When people tell you that you should adopt a model or approach that they like because it is more “effective” you should ask to see their evidence.
I went looking for research on “push in” interventions. There is, of course, a lot of research data showing that various pull out interventions have worked at improving reading achievement. However, I could find only one study on push in interventions and it was carried out 15 years ago. It was very small and preliminary study that did no more than “suggest the possibility” that such an approach could be beneficial. Too little to go on.
(If your colleagues have found any such studies, please send them along).
There seem to be two different versions of push in reading.
One is the idea of the teacher who essentially “shadows” certain students providing them with assistance as necessary (e.g., keeping them attentive, adding explanation when needed, closely monitoring student seatwork, etc.). The point of this kind of push-in teacher is to ensure that the struggling students fully participate in and benefit from the regular classroom teaching. (This model seems to be most common with physical handicaps and severe cognitive difficulties, but I’ve seen it with minimal disabilities as well. More on this in a minute,)
Another, version relegates the is the push-in teacher to the role of parallel teaching. This teacher works with a small group of students in their classroom, providing them with alternative instruction. While, the classroom teacher works with the more advantaged small groups, the push-in teacher is dealing with the more challenged teachers. With this approach kids don’t lose time walking down the hall to the intervention teacher, and they don’t suffer the discomfort and disconnect from classmates common with pull-out programs.
I’ve personally only seen any push-in model in practice once in my career… and it was one of the worst observational experiences of my life. The problems were so stark as to be the stuff of goofball comedy.
The push-in teacher instead of helping her charges to better understand and learn from the classroom instruction, seemed to be in competition with the general education teacher. At one point she literally got up and erased what the teacher had written on the chalkboard! Obviously, a horrible example, so horrible that I can’t imagine that it could go any worse in your district. In any event, if you decide to go the push-in route, you’d better make sure the teachers can work well together and that they have a shared vision of what’s needed to advance children’s learning.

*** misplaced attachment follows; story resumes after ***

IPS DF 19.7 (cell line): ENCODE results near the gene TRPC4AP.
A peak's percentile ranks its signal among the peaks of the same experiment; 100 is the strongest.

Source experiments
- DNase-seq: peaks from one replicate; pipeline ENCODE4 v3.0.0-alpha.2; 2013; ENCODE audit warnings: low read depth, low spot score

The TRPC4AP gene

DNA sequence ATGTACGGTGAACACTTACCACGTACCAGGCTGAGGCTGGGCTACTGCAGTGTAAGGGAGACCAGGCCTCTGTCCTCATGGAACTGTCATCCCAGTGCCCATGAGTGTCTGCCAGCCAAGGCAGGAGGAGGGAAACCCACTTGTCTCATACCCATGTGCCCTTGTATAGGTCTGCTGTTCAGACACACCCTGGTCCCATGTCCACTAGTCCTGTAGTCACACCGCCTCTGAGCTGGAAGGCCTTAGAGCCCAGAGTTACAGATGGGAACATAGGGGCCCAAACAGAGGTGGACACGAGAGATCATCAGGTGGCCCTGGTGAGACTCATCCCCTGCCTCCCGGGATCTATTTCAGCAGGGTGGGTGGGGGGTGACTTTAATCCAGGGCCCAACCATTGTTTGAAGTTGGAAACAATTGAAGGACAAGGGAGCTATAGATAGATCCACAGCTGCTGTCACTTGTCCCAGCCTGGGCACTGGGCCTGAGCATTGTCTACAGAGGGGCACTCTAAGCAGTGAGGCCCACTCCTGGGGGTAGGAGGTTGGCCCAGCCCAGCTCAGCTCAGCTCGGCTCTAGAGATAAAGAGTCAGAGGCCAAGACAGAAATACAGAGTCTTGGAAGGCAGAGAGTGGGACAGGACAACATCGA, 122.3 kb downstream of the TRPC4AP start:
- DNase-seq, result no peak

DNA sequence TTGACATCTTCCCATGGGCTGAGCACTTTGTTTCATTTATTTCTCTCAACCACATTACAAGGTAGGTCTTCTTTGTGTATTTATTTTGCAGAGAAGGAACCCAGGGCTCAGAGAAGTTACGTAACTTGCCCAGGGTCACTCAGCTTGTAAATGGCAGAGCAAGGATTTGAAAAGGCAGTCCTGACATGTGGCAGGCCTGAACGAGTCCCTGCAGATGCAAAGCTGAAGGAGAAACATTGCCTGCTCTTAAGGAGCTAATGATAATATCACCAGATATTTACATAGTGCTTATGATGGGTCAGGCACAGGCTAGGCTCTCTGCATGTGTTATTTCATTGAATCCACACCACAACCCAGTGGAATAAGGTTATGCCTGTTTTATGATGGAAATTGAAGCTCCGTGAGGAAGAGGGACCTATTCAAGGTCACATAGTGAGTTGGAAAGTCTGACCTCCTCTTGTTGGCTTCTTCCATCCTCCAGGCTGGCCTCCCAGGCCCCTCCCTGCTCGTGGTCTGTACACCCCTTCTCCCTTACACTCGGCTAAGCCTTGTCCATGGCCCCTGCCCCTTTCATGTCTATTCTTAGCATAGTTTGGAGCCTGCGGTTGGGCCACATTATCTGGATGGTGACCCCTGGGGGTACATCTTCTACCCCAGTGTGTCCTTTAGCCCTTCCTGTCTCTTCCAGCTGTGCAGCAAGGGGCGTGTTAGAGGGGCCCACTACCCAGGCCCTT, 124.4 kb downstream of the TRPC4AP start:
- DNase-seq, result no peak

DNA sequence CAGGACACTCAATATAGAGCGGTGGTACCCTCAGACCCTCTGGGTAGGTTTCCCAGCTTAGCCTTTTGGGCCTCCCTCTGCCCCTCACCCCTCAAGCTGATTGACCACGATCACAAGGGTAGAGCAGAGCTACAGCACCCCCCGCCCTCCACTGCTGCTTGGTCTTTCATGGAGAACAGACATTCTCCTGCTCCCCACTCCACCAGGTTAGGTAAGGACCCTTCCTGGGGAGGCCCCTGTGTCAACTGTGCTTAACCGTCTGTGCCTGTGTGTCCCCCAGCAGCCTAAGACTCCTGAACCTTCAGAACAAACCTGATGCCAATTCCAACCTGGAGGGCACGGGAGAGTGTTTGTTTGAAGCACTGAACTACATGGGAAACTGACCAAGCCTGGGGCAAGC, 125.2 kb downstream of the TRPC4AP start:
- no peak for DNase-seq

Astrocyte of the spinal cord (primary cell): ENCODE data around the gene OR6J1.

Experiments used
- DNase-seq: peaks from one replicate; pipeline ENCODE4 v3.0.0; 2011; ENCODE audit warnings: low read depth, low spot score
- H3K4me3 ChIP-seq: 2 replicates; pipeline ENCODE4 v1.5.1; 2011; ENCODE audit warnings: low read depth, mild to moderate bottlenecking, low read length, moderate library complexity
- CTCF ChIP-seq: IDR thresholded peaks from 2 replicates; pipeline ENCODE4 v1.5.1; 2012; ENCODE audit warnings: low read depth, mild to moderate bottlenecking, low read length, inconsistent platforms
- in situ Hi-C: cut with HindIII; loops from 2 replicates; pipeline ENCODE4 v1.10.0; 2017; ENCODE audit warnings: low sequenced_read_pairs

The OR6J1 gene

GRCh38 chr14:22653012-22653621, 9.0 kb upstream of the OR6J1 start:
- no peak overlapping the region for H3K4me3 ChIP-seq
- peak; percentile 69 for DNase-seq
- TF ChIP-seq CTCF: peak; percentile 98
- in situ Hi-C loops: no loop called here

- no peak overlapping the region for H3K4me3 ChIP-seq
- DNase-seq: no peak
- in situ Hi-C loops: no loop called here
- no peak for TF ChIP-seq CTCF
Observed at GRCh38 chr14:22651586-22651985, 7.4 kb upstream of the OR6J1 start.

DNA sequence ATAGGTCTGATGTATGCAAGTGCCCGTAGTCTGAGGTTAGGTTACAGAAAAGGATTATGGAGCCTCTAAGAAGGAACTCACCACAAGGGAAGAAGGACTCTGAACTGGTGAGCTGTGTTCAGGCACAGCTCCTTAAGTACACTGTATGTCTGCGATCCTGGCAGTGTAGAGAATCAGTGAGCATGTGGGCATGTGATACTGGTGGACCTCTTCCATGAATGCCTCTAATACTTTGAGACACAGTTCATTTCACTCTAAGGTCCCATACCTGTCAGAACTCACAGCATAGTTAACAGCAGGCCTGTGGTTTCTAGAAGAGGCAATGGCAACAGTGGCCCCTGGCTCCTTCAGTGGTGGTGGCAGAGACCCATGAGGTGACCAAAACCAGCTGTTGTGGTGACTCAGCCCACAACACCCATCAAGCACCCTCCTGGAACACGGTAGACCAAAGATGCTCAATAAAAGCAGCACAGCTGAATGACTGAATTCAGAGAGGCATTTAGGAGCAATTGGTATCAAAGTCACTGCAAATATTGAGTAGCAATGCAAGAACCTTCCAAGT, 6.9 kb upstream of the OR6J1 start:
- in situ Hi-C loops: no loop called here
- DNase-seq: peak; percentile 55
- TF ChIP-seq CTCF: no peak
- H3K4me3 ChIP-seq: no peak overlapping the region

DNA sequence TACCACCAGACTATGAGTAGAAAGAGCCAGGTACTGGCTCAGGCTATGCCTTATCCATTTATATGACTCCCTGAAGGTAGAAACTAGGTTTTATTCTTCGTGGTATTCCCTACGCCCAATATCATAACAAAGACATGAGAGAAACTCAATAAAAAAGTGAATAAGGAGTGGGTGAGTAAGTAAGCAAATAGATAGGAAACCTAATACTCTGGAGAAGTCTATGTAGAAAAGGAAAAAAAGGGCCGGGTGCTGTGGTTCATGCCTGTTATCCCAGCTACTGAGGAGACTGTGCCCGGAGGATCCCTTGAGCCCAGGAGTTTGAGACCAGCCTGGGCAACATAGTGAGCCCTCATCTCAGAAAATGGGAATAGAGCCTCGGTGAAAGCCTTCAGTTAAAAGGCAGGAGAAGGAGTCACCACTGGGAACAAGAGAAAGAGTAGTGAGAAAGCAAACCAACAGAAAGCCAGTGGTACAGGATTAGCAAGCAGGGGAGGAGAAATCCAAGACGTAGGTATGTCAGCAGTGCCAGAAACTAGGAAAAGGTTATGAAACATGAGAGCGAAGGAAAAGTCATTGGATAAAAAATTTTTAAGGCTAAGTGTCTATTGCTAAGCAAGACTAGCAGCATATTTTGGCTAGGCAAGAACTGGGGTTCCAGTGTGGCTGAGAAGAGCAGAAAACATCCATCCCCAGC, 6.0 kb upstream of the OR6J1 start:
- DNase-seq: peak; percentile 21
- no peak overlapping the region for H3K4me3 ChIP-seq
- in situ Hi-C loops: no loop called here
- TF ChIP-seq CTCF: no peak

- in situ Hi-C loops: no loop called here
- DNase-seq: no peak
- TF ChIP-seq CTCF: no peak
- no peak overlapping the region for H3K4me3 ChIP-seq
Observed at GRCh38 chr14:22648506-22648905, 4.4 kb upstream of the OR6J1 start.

For reading instruction, the alternative teaching approach makes the greatest sense. If the classroom teacher is devoting an hour to small group teaching, then each of the three groups might get about 20 minutes of attention per day. With the push in model, perhaps the two more advantaged groups could get 30 minutes each, and the strugglers could receive a full hour of actual teaching. That could be terrific.
With the neediest kids, I usually advise going with approaches that have done especially well in the research studies. Given the dearth of evidence on this approach—and the large amount of positive support for various kinds of pull-out efforts—I’d not argue for push in.My hunch is that if I could pull out a small group and teach them separately, I could do more successful job of teaching these kids effectively and could build better upon the classroom teaching.
However, if your colleague carried the day, I’d insist that the alternative teaching route be taken, and make sure that the children served by the push-in teacher receive substantially more instruction than would usually be possible.
Maybe push in can work even better than pull out, but I will need at least a small amount of research that actually supports this alternative. Until then, I’d recommend using any approach that maximizes the amount of teaching that the children are going to receive.
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